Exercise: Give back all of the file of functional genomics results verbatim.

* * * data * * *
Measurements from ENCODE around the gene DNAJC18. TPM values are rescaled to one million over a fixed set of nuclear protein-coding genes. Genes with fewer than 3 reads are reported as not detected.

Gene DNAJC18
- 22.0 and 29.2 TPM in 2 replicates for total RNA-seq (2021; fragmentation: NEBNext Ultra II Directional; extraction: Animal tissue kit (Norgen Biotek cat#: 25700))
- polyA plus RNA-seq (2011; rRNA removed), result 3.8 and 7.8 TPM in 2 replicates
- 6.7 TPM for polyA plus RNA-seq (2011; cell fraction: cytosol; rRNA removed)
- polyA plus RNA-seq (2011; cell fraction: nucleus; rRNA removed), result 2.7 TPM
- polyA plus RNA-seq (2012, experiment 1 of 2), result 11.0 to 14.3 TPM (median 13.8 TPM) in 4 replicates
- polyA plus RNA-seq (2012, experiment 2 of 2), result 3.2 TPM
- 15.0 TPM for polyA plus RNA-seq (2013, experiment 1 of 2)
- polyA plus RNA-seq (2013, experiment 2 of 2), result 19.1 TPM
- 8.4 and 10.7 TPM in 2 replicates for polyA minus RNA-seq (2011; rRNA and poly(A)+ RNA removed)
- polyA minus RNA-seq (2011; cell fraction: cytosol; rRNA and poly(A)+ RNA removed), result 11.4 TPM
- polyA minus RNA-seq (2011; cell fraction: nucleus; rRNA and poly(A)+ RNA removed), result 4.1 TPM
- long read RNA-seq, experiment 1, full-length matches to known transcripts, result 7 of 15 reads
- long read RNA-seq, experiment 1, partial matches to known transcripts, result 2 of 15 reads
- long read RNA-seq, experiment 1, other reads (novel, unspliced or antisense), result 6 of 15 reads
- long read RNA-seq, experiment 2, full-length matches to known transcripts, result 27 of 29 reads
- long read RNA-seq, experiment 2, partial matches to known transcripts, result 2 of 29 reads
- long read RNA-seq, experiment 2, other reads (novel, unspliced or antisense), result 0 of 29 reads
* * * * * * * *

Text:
Measurements from ENCODE around the gene DNAJC18. TPM values are rescaled to one million over a fixed set of nuclear protein-coding genes. Genes with fewer than 3 reads are reported as not detected.

Gene DNAJC18
- 22.0 and 29.2 TPM in 2 replicates for total RNA-seq (2021; fragmentation: NEBNext Ultra II Directional; extraction: Animal tissue kit (Norgen Biotek cat#: 25700))
- polyA plus RNA-seq (2011; rRNA removed), result 3.8 and 7.8 TPM in 2 replicates
- 6.7 TPM for polyA plus RNA-seq (2011; cell fraction: cytosol; rRNA removed)
- polyA plus RNA-seq (2011; cell fraction: nucleus; rRNA removed), result 2.7 TPM
- polyA plus RNA-seq (2012, experiment 1 of 2), result 11.0 to 14.3 TPM (median 13.8 TPM) in 4 replicates
- polyA plus RNA-seq (2012, experiment 2 of 2), result 3.2 TPM
- 15.0 TPM for polyA plus RNA-seq (2013, experiment 1 of 2)
- polyA plus RNA-seq (2013, experiment 2 of 2), result 19.1 TPM
- 8.4 and 10.7 TPM in 2 replicates for polyA minus RNA-seq (2011; rRNA and poly(A)+ RNA removed)
- polyA minus RNA-seq (2011; cell fraction: cytosol; rRNA and poly(A)+ RNA removed), result 11.4 TPM
- polyA minus RNA-seq (2011; cell fraction: nucleus; rRNA and poly(A)+ RNA removed), result 4.1 TPM
- long read RNA-seq, experiment 1, full-length matches to known transcripts, result 7 of 15 reads
- long read RNA-seq, experiment 1, partial matches to known transcripts, result 2 of 15 reads
- long read RNA-seq, experiment 1, other reads (novel, unspliced or antisense), result 6 of 15 reads
- long read RNA-seq, experiment 2, full-length matches to known transcripts, result 27 of 29 reads
- long read RNA-seq, experiment 2, partial matches to known transcripts, result 2 of 29 reads
- long read RNA-seq, experiment 2, other reads (novel, unspliced or antisense), result 0 of 29 reads